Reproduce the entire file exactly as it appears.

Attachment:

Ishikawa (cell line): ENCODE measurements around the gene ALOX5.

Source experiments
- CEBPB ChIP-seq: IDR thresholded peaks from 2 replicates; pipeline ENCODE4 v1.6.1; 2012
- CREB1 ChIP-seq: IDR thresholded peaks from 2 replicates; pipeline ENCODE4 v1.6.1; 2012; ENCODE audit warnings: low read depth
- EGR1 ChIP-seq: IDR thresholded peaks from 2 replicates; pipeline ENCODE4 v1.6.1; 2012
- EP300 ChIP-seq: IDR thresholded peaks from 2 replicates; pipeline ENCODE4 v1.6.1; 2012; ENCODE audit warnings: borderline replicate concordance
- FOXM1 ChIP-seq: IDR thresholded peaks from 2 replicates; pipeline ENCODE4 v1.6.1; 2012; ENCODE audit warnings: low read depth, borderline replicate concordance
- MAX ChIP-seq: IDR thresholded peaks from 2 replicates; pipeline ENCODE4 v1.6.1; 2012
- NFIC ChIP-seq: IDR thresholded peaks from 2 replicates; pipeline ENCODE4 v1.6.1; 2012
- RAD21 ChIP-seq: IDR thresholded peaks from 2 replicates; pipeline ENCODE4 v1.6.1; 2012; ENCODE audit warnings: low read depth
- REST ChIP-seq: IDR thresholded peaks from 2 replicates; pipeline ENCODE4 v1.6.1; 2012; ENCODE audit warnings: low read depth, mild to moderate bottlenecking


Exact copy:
Ishikawa (cell line): ENCODE measurements around the gene ALOX5.

Source experiments
- CEBPB ChIP-seq: IDR thresholded peaks from 2 replicates; pipeline ENCODE4 v1.6.1; 2012
- CREB1 ChIP-seq: IDR thresholded peaks from 2 replicates; pipeline ENCODE4 v1.6.1; 2012; ENCODE audit warnings: low read depth
- EGR1 ChIP-seq: IDR thresholded peaks from 2 replicates; pipeline ENCODE4 v1.6.1; 2012
- EP300 ChIP-seq: IDR thresholded peaks from 2 replicates; pipeline ENCODE4 v1.6.1; 2012; ENCODE audit warnings: borderline replicate concordance
- FOXM1 ChIP-seq: IDR thresholded peaks from 2 replicates; pipeline ENCODE4 v1.6.1; 2012; ENCODE audit warnings: low read depth, borderline replicate concordance
- MAX ChIP-seq: IDR thresholded peaks from 2 replicates; pipeline ENCODE4 v1.6.1; 2012
- NFIC ChIP-seq: IDR thresholded peaks from 2 replicates; pipeline ENCODE4 v1.6.1; 2012
- RAD21 ChIP-seq: IDR thresholded peaks from 2 replicates; pipeline ENCODE4 v1.6.1; 2012; ENCODE audit warnings: low read depth
- REST ChIP-seq: IDR thresholded peaks from 2 replicates; pipeline ENCODE4 v1.6.1; 2012; ENCODE audit warnings: low read depth, mild to moderate bottlenecking